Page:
do we learn
when we practise?
By: Sheila Veryard & Richard Veryard
First published by ESTA (European String Teachers Association) Summer 1996
In this year of good practice, maybe we should look for the reasons why there is a need to have such a year. Are we celebrating a situation already in place? Or do we assume that this ideal is something unusual, something to encourage and work for, something without which we shall never reach the dizzy heights of fine violin playing?
In many musical households, the word ‘practice’ is a dirty word; it has become an ogre, something that has to be done, boring. It is unrelated to whether the pupil likes playing the instrument - they want to play, but they don’t want to practise. It is a struggle to keep up with daily practice, even for those who know that without practising they will never be able to achieve the satisfaction of playing well, or the fun of joining in with other players in chamber music or orchestras.
Perhaps one of the problems with violin practice is the way that it is too Pavlovian. By practising, the pupil is supposedly being conditioned to play correctly. But the way practice normally works, the ‘punishment’ for getting something wrong is repeating it; the ‘reward’ for getting something right is you can stop. The simple version allows you to stop after you get it right once, which means that you’ve played it wrong far more often than you’ve played it right. A more demanding version allows you to stop only when you’ve played it right as many times as you’ve played it wrong, so that the right way is embedded in your memory. But both incorporate the implicit axiom that to stop is a reward. Is this what we are unconsciously teaching ourselves and our pupils?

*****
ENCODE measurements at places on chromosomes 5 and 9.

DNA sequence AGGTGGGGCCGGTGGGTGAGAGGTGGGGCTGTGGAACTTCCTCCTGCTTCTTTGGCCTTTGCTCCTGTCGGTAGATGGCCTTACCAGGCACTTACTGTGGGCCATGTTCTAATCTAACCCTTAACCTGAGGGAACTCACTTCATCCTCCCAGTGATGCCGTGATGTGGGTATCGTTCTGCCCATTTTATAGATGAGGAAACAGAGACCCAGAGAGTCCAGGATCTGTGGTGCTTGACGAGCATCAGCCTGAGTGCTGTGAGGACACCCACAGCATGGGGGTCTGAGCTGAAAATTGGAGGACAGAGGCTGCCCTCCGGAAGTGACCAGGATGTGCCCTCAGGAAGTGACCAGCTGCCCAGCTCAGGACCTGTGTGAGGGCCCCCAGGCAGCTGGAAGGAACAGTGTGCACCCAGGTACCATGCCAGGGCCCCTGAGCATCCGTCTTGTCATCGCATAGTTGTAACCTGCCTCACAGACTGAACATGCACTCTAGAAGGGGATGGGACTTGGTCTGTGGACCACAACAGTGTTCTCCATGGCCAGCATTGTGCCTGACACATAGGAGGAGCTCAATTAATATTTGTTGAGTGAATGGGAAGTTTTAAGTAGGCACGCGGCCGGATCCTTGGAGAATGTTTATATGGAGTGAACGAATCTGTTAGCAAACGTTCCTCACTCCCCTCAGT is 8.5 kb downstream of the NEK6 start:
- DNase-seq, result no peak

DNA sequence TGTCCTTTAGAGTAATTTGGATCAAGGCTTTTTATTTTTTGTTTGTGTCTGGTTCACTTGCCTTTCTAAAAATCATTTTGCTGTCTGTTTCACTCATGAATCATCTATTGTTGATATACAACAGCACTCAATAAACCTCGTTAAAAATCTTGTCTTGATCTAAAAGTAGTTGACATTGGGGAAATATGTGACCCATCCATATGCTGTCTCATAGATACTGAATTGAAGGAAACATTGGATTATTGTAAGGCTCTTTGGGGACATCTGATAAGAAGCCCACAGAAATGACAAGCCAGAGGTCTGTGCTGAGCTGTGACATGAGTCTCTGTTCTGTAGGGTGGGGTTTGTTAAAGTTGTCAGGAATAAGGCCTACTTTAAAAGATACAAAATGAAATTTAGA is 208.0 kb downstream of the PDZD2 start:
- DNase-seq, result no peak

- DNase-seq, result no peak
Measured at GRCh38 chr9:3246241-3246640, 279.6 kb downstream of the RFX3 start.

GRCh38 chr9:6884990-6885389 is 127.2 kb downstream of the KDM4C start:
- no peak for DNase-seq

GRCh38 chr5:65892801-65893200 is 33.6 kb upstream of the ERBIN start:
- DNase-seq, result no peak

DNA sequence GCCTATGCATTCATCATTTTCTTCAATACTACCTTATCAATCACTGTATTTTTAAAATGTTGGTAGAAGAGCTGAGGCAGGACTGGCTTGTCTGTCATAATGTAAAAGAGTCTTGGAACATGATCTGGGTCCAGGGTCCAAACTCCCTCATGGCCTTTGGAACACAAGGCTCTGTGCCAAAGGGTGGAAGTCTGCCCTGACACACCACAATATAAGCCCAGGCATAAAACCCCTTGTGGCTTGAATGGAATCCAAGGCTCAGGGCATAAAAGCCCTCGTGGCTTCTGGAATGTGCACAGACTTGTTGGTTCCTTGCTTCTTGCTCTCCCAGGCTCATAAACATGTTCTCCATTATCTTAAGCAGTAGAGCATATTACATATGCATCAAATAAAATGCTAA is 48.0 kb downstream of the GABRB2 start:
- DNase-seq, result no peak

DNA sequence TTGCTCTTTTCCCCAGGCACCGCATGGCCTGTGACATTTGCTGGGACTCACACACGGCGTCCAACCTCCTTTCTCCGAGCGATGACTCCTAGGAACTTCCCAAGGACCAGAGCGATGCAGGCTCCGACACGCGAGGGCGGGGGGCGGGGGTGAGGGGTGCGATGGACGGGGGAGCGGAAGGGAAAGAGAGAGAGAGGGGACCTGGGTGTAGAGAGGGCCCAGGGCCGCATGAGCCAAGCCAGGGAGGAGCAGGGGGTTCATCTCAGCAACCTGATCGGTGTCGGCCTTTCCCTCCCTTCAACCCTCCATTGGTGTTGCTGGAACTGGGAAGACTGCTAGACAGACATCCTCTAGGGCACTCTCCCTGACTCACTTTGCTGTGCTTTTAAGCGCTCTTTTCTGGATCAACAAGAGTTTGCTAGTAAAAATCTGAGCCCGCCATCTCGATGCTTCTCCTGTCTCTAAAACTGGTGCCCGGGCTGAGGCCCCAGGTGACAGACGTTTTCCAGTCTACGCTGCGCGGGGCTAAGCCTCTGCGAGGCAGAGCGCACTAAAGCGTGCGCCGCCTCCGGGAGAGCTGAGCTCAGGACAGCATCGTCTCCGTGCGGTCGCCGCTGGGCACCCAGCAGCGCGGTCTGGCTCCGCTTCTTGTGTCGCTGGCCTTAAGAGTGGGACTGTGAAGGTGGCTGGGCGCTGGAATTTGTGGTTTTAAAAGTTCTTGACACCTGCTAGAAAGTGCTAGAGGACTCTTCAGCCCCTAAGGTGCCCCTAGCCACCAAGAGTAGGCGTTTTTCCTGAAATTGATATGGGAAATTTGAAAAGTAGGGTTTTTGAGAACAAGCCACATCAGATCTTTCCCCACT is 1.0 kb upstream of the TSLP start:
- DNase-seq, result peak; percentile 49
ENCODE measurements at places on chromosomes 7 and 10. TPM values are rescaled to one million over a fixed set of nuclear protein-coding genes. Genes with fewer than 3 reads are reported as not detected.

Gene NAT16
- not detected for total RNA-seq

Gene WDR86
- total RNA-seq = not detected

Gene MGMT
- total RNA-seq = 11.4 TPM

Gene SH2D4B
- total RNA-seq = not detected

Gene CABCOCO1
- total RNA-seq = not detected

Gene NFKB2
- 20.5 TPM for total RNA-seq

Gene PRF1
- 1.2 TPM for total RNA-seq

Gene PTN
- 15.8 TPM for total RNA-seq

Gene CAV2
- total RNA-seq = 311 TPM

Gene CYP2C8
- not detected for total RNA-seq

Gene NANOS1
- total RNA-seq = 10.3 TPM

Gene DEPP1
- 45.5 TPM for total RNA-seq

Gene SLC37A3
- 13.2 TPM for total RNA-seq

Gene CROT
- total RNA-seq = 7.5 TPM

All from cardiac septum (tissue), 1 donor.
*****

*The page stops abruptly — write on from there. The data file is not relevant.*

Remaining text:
This mode of thinking can be countered by introducing more structure into practice. One way is to establish a more appropriate reward than stopping. "When I get this study right, then I can play some tunes." And another way is to establish a more appropriate punishment than merely repeating. "If I get this wrong again, I’ll do some difficult scales before I have another go." Practice is still playing the role of punishment, but in a differentiated way: the boring bits of practice (studies and scales) are punishment, while the musical bits (tunes) are reward. Even Mary Cohen’s wonderful book of Scaley Monsters implies that medicine must be taken with sugar.
Another approach is to set non-musical rewards and punishments. There are several longer-term motivators - passing grade exams, winning competitions, not embarrassing oneself at school concerts. But much shorter-term motivators may be required for structuring individual practice sessions. Sometimes a parent provides an external discipline, depending on the age of the student. "When you get that piece right, you can have some cake." "If you don’t get that piece right today, I won’t let you play football tomorrow." (Note: it must not be "you can play football as soon as you get that piece right", because then playing football become equivalent to stopping practice, which returns us to the very motivator we are trying to escape.)